Emerging Technology

WHAT WE LEARNED THIS WEEK: Don’t be lazy, protect your Mac

Patrick Stafford /

It’s been a bad week for Mac users. With some massive malware out on the loose, the Flashback Trojan, users who until now thought they would be safe from attacks have been forced to download patches and keep their security up-to-date.

 

And another Trojan is out on the loose, with the SabPub Trojan now infecting more computers along with the original Flashback Trojan.

But all this serves a good lesson – Apple products are just as susceptible to viruses and malware as other types of PCs. Until now, they just haven’t been as popular.

The Flashback Trojan hit 650,000 computers, security firm Kaspersky Lab noted, although since Apple released its patch that number has gone down.

If you own a Mac, protect it. Make sure you’re patched and with the latest updates. Use security software. Just because you own an Apple product doesn’t mean you should be kept off your guard.

Keep on top of your social media presence

Telstra chief executive David Thodey said this week the company has a 60-person social media team. That’s a huge number, but given the amount of times Telstra is mentioned on a social media account, discussion forum, or blog, it’s good to know the company has a team of people looking through everything that’s posted online.

You may not have a huge social media team, or even one full-time social media monitor, but the Telstra team should show you a thing or two about how to deal with your online reputation.

You need to be scouring the internet to find anything you can find about your company. If someone tweets about you, you should respond. Facebook comments should be provided with quick answers, and you should also look at maintaining a presence on discussion boards too.

If you want to maintain a good reputation online, then be sure to look at a variety of different places for mentions. Handling any complaints and praise will give your business a reputation boost.

More Australians starting online businesses

The latest ING financial wellbeing survey has revealed many households aren’t necessarily better off – but there’s also a surprising statistic about the number of people starting businesses. Of those who want to increase their income, 7% say they’re thinking about starting an online business. That’s up from 1% last year.

The online business is an easy first destination, as the cost base is low and cash can come fairly quickly if you pick the right target market.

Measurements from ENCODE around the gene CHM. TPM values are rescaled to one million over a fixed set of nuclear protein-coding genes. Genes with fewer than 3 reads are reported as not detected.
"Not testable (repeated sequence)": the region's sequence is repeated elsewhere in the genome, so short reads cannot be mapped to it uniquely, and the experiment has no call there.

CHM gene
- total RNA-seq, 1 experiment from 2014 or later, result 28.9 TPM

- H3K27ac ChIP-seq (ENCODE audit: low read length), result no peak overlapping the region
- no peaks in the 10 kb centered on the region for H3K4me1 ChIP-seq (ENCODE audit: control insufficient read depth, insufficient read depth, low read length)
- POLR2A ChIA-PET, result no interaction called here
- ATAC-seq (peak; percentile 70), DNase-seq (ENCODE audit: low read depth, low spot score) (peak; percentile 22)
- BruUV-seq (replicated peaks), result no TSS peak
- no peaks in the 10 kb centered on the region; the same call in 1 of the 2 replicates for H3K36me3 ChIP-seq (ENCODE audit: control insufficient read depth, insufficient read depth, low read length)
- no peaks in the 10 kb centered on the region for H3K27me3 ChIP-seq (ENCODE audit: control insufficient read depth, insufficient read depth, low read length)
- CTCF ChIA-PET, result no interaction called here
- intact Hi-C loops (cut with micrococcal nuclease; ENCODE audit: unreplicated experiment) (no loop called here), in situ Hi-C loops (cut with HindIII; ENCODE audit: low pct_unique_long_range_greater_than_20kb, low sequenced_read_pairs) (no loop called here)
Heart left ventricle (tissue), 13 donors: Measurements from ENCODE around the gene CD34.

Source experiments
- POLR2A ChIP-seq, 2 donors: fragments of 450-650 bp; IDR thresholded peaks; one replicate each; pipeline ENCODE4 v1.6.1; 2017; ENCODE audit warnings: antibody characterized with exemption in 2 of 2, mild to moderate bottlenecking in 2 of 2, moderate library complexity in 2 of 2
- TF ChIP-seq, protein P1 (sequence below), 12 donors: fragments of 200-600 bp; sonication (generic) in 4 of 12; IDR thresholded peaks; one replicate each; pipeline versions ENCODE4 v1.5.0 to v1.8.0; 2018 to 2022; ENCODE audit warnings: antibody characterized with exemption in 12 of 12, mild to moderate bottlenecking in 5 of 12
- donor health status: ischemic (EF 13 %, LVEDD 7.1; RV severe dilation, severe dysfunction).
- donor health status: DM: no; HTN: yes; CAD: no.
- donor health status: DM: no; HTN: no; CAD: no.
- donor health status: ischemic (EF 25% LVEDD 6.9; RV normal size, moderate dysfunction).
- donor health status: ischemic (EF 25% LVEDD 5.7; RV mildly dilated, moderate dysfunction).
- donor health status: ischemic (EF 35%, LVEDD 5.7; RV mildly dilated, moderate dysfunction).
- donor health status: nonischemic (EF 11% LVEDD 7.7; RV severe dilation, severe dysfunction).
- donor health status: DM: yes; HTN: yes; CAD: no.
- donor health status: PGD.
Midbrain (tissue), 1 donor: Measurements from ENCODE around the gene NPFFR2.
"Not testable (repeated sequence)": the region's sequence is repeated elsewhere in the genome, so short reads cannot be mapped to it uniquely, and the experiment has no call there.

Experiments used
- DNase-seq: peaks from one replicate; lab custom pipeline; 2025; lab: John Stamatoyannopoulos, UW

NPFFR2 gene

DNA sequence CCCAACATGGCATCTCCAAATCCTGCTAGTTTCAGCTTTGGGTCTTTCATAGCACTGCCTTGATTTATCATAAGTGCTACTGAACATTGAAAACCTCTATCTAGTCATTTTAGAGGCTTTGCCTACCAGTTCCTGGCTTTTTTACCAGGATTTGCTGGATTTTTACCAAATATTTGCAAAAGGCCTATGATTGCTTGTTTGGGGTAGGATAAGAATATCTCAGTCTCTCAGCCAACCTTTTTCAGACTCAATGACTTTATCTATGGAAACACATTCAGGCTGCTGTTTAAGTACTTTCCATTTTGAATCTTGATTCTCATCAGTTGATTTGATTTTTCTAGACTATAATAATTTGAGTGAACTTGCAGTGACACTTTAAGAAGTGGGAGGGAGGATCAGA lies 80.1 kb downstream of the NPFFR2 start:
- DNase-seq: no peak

Going online isn’t for everyone. But if you’re struggling in your business, consider trying some internet-based services to see where it gets you, or expand on some existing services. You may get further than you realise.

Group buying market dries up

There was a report this week that Yahoo will stop paying Spreets any more performance-based payments. This is just two years after the company spent $40 million on the group buying up and comer.

Whether or not this story indicates a slowdown in the group buying sector alone, the industry is definitely reaching a slowdown in its growth rate. This report is only just one piece of evidence that’s the case.

If you’re working with some group buying sites, best to consider which ones are actually going to be around a year from now – smaller, independent sites are still falling away.

Always have a back-up plan in the cloud

You may have missed it, but Gmail had some problems last night and went down for about an hour. It didn’t affect everyone – only about 2% of users, according to Google.

But it was enough. The outage affected millions of users, who were unable to access their mail.

These sorts of outages rarely occur, but when they do, you need to be prepared. If you use Gmail as a primary email platform, or any sort of cloud computing platform, then you need to makes sure you have a backup in place.

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Patrick Stafford

Patrick Stafford is a freelance journalist and a former deputy editor of SmartCompany.

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